The Botswana Kalahari Transect
Arid and semiarid ecosystems cover approximately 40% of the Earth’s land surface and are home to more than one third of the world’s human population. The Kalahari provides important ecosystem services, and shifts in the rainfall regime and land use patterns may result in changes in plant community composition with potentially severe implications for the ability of the land to provide these services. Politically and economically significant land use changes within the area have the potential to improve economic returns: recently, carbon storage has been identified as a potential source of income. Yet little is known about savanna total carbon storage and response to natural (e.g., climatic) or anthropogenic (e.g., fire, ranching) changes. The consistent (at a large scale) soils of the Botswana Kalahari combined with a documented rainfall gradient provide an excellent “open air laboratory” to study the effects of climate change on vegetation patterns, the distribution and production of biomass, and the region’s carbon storage capacity. No studies to date have provided both regional-extent and ecosystem-scale estimates of woody plant cover and biomass/carbon content of savanna ecosystems.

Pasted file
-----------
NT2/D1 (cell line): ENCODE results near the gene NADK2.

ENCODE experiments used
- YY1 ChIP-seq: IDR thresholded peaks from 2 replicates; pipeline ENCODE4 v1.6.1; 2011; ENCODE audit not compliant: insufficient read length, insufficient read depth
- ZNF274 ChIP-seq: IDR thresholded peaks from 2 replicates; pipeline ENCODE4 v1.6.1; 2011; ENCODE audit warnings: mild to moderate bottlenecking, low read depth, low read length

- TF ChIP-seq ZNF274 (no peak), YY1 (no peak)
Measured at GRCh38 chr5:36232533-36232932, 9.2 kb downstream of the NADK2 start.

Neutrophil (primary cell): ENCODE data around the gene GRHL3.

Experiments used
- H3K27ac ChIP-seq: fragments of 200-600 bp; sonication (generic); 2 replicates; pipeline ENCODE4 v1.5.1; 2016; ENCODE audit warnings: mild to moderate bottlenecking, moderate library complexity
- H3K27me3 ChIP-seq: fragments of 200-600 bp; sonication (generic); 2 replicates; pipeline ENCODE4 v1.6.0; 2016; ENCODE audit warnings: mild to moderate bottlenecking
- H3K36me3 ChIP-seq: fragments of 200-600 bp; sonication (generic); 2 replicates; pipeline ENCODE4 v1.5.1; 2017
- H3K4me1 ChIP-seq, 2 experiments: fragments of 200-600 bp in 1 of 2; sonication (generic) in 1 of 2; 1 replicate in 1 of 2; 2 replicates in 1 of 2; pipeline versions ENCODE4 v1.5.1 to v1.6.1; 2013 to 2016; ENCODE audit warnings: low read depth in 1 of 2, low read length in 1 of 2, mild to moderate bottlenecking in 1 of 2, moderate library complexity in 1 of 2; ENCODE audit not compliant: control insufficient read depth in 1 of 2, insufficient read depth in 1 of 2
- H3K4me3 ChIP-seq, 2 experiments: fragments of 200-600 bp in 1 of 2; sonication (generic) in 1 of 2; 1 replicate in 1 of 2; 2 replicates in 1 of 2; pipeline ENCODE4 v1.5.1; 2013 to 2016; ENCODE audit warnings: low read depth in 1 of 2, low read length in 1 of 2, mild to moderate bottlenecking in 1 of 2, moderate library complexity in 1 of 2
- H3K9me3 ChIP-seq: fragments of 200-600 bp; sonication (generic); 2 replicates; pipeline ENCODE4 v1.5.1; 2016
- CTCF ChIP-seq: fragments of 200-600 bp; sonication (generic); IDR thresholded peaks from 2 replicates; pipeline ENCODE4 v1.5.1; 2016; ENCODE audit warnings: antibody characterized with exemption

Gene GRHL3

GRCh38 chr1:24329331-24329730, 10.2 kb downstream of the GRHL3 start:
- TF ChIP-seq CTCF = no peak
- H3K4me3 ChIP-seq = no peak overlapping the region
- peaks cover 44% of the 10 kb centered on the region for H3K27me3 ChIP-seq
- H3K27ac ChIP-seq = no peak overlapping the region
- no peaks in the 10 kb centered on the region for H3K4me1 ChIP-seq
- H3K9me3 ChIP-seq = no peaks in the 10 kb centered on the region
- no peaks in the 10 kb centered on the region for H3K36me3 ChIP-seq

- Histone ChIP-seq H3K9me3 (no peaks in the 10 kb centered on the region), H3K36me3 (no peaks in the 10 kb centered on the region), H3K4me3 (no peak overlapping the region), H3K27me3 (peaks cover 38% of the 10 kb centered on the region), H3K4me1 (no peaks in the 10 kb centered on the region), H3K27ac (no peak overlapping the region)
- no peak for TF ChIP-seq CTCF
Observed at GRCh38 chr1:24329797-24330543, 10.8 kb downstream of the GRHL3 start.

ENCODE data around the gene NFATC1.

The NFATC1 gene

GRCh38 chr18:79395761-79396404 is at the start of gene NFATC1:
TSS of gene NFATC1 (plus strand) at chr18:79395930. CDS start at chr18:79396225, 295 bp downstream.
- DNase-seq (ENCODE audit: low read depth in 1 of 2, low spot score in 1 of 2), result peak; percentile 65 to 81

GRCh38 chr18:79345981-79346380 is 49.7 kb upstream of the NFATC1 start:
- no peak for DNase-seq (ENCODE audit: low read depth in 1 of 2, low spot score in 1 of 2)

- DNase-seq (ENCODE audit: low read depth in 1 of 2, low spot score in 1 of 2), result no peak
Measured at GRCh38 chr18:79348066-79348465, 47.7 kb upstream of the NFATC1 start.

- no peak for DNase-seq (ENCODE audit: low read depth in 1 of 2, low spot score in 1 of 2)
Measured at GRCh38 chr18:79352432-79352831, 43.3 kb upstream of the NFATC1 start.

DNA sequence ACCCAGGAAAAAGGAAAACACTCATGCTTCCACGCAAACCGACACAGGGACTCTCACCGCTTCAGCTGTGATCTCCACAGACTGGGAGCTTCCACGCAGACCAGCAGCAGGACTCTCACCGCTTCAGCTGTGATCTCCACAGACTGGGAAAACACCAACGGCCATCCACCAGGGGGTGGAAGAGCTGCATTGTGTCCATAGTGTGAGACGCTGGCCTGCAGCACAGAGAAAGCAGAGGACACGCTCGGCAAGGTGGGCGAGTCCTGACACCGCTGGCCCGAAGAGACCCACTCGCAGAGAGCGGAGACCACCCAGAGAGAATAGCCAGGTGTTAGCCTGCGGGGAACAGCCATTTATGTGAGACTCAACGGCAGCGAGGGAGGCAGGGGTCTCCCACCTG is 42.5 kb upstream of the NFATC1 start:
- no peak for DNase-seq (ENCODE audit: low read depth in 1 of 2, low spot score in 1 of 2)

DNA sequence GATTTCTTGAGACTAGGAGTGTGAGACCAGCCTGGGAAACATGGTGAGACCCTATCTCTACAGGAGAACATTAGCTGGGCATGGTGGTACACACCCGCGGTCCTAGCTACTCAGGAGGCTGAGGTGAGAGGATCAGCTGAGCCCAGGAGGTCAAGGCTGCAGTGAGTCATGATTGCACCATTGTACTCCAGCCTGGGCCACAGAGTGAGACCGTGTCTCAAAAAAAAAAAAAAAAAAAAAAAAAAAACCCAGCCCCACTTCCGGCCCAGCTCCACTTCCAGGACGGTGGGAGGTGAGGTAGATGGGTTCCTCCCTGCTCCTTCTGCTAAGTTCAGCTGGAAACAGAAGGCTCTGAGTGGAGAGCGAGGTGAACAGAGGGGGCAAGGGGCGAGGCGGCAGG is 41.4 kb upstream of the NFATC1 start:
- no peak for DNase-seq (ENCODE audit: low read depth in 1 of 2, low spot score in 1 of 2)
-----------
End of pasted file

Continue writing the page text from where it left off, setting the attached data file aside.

The Botswana Kalahari Transect is a research initiative spearheaded by the University of Virginia, University of Los Angeles and Princeton University. SGI supports PhD student Thoralf Meyer (Univ. of Virginia) to assess fractional cover of photosynthetic active vegetation, non-photosynthetic vegetation and soils, providing insight into how these components vary spatiotemporally along the rainfall gradient of the Kalahari. Intensive fieldwork is undertaken to collect aboveground vegetation data, leaf- and canopy-level spectral characteristics, and soil spectra and will be compared to soil carbon and belowground biomass/root distribution collected along the same transect. The project not only addresses hypotheses about the distribution of woody plants, vegetative cover, structure and carbon storage in the Kalahari it also provides an insight into the dependence of carbon stocks on climate in the Kalahari and will be relevant to understanding the effect of anticipated climate change in the region on above- and belowground carbon storage.
The research project is supported by National Science Foundation of the United States of America.
Taking above canopy spectral measurement of vegetation structure in the Kalahari
Equipment chaos; Spectrometer, laptop, GPS charging station
500 meter vegetation transects at 15 sites during 2 seasons